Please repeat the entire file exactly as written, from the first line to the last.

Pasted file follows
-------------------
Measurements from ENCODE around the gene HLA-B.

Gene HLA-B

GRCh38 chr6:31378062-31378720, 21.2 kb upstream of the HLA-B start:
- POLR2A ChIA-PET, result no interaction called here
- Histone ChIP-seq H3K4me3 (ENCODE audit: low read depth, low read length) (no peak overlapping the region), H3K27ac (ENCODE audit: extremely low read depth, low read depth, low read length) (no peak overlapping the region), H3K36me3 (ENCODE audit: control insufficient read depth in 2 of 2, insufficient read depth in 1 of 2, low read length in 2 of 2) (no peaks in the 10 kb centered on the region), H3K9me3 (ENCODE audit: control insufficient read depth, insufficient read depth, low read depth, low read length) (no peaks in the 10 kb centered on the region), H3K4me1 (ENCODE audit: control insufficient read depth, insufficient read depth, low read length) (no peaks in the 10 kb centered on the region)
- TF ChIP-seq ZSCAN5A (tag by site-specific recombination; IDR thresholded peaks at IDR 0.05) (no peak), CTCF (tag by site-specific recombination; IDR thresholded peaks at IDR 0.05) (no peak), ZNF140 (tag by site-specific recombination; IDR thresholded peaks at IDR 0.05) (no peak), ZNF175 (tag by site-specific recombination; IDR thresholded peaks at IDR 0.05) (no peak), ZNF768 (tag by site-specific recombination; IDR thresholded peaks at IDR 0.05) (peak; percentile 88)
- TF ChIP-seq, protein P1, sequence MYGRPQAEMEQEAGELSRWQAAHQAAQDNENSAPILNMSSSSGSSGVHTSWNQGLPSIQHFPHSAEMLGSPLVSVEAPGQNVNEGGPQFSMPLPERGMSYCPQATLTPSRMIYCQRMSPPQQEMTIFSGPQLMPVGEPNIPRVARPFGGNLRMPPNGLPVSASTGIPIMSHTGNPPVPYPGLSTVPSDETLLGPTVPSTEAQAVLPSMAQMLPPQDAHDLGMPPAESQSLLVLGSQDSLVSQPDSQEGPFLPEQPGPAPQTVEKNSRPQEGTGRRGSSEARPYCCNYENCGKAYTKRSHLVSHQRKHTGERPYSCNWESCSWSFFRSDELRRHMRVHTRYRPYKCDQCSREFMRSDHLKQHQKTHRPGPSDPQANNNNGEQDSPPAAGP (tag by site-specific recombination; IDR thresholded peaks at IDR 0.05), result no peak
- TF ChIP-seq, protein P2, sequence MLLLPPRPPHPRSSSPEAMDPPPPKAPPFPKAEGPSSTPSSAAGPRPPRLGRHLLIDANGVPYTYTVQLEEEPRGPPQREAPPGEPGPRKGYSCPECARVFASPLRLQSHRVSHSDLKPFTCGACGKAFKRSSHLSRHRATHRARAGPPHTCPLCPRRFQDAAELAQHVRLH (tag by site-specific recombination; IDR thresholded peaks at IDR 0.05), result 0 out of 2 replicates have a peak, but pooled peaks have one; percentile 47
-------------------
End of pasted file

Measurements from ENCODE around the gene HLA-B.

Gene HLA-B

GRCh38 chr6:31378062-31378720, 21.2 kb upstream of the HLA-B start:
- POLR2A ChIA-PET, result no interaction called here
- Histone ChIP-seq H3K4me3 (ENCODE audit: low read depth, low read length) (no peak overlapping the region), H3K27ac (ENCODE audit: extremely low read depth, low read depth, low read length) (no peak overlapping the region), H3K36me3 (ENCODE audit: control insufficient read depth in 2 of 2, insufficient read depth in 1 of 2, low read length in 2 of 2) (no peaks in the 10 kb centered on the region), H3K9me3 (ENCODE audit: control insufficient read depth, insufficient read depth, low read depth, low read length) (no peaks in the 10 kb centered on the region), H3K4me1 (ENCODE audit: control insufficient read depth, insufficient read depth, low read length) (no peaks in the 10 kb centered on the region)
- TF ChIP-seq ZSCAN5A (tag by site-specific recombination; IDR thresholded peaks at IDR 0.05) (no peak), CTCF (tag by site-specific recombination; IDR thresholded peaks at IDR 0.05) (no peak), ZNF140 (tag by site-specific recombination; IDR thresholded peaks at IDR 0.05) (no peak), ZNF175 (tag by site-specific recombination; IDR thresholded peaks at IDR 0.05) (no peak), ZNF768 (tag by site-specific recombination; IDR thresholded peaks at IDR 0.05) (peak; percentile 88)
- TF ChIP-seq, protein P1, sequence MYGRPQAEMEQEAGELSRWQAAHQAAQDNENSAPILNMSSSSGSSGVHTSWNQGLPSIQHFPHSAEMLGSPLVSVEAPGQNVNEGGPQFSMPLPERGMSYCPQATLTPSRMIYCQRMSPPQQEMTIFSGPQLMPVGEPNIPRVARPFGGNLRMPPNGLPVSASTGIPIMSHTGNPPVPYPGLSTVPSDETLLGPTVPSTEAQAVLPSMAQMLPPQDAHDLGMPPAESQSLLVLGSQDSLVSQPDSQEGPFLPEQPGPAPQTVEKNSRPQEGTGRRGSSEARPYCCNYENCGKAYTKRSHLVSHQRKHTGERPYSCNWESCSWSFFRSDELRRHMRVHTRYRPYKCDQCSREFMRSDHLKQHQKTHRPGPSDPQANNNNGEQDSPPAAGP (tag by site-specific recombination; IDR thresholded peaks at IDR 0.05), result no peak
- TF ChIP-seq, protein P2, sequence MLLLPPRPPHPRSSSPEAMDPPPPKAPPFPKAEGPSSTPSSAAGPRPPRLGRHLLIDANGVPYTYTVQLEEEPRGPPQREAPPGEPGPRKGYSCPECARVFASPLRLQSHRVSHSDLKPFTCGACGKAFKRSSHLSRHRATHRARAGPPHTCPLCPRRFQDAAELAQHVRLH (tag by site-specific recombination; IDR thresholded peaks at IDR 0.05), result 0 out of 2 replicates have a peak, but pooled peaks have one; percentile 47